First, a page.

Monday, 20 June 2011



I've never been a fan of so-bad-it's-good. In fact, I don't know that I even believe in it. Troll 2 isn't so-bad-it's-good, it's just bad. The cheapo SF Z-flicks of the 1950s like Robot Monster and the infamous Plan Nine From Outer Space, bundled together as the Golden Turkeys by the Medved Brothers on a wet afternoon when they'd frankly got nothing better to do, aren't so-bad-they're-good, they're simply bad films. That's not to say that movies can be great fun and absolutely terrible at the same time, but the point is that the fun isn't derived from the terribleness. Crucially, the makers of the "worst movies ever" never thought they were making bad films, a mistake the likes of Troma and The Asylum continue to make: deliberately making sub-standard movies for an audience they presume don't care. Far more interesting are the ones made with good intentions: the honest failures rather than the calculatedly shoddy.

Slugs: The Movie mercifully falls into the former camp: they didn't set out to make a rotten film although that is unquestionably what they ended up with. Construction work on a new housing estate and shopping mall has resulted in chemicals leaking from an old toxic waste dump and mutating the local slugs into three-inch flesh-eating monsters. Using the sewer system, the millions of killer slugs can attack in any part of town - coming through the taps or toilets, attacking en masse. Can Mike Brady, Health Inspector and Don Palmer, Sanitation Officer destroy the slug menace and save the town? Difficult, when the Mayor refuses to listen to reason even when a property developer's head explodes in the Italian restaurant....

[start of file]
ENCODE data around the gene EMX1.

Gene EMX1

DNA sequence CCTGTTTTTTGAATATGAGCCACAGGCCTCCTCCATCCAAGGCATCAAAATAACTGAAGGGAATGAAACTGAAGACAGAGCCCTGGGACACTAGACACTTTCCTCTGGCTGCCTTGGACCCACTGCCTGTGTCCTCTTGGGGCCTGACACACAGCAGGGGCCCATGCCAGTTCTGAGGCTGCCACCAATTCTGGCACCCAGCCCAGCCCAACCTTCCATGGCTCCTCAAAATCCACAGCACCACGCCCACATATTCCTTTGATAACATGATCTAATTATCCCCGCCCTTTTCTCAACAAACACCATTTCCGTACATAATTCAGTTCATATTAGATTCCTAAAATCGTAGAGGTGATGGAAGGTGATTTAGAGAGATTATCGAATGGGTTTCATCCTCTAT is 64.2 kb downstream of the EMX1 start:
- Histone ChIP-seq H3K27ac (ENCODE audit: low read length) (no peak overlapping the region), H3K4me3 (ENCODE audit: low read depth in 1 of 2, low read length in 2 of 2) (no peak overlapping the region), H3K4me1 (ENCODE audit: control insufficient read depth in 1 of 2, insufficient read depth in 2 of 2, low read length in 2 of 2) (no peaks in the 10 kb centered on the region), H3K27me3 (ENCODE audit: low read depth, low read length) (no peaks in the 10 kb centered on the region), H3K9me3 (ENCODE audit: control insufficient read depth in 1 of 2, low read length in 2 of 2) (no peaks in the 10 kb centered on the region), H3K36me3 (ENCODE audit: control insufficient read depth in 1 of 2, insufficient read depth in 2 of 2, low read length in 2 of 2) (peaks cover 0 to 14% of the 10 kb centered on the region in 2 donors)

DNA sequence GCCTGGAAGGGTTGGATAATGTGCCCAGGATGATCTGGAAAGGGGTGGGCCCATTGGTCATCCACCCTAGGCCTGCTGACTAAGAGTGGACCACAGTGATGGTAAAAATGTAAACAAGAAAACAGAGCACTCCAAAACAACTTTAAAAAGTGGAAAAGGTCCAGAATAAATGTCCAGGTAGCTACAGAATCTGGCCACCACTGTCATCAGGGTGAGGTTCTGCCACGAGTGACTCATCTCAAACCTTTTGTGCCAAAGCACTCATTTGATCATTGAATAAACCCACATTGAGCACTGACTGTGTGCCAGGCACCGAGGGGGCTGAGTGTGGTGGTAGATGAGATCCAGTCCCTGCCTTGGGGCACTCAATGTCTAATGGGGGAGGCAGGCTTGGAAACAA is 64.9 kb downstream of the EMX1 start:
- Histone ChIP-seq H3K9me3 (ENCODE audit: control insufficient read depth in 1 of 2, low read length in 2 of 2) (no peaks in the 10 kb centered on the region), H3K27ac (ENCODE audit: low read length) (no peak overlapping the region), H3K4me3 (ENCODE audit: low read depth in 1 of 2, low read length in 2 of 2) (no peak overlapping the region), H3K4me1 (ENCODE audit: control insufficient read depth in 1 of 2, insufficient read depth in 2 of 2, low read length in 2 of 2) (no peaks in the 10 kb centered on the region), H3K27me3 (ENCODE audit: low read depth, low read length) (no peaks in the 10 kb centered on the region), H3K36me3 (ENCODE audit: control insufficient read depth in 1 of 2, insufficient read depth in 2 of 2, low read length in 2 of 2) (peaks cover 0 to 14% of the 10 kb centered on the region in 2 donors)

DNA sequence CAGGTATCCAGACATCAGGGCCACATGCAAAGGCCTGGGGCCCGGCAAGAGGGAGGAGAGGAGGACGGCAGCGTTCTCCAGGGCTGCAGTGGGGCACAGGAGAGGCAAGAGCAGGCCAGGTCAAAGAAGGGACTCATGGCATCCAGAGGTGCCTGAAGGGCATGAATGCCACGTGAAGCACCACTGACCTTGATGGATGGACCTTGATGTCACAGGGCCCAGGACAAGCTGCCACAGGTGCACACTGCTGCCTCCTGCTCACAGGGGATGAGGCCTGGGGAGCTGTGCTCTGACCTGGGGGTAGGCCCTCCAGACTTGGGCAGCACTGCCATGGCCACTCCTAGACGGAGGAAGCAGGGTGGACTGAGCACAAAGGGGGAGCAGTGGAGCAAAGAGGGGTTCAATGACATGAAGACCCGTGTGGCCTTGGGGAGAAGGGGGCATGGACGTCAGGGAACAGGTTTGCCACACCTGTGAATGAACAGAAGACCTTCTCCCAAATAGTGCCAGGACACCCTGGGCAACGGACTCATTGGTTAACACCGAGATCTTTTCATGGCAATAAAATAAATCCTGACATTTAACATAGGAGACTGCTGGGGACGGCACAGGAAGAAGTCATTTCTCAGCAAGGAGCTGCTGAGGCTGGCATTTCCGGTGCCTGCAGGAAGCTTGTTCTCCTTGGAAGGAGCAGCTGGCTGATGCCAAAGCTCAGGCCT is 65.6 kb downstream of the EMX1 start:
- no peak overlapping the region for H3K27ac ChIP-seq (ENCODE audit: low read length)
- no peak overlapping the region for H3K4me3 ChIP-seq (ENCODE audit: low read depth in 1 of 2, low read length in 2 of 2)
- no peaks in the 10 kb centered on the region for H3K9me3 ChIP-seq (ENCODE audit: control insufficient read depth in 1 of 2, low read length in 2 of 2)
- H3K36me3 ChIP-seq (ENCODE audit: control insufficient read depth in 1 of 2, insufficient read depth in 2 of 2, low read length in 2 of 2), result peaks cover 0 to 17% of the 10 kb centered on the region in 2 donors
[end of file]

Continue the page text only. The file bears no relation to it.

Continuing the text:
An American-Spanish adaptation of Shaun Hutson's England-set novel directed by Juan Piquer Simon (the genius behind Pieces), Slugs: The Movie is appallingly written and acted and really only has its slimy slug-drenched gore sequences to commend it to the connoisseur of yuck. Highlights include naked teen lovers eaten in their bedroom a sea of slugs and a gardener finding a slug in his glove and cutting his own hand off with an axe. There's even the occasional riff on Jaws: the mayor more interested in money than public safety, the public official hero facing the monster himself (even their names are similar: Brady/Brody!), the opening scene with the teenager eaten alive in the water....But in honesty, this ISN'T Jaws. This isn't even Jaws: The Revenge.

It just isn't very good: the acting is soap opera level (hardly surprising as two of the American cast were daytime soap stars) and there is some outrageously clunky dialogue. But despite the awful performances and screenplay, and an incredibly out-of-place score by Tim Souster (played by the Royal Philharmonic Orchestra!), it's a mess with only the innocent cheesiness and the upfront grisly gore effects in its favour. Happily, the British DVD is uncut (the old VHS issue lost about 40 seconds of cheerily gratuitous gore to the BBFC's scissors). If memory serves (which it might not), the movie went down quite well at the Scala in a Shock-Around-The-Clock festival in 1988. Pretty terrible, but not unentertaining. Now if someone wants to film Spawn....



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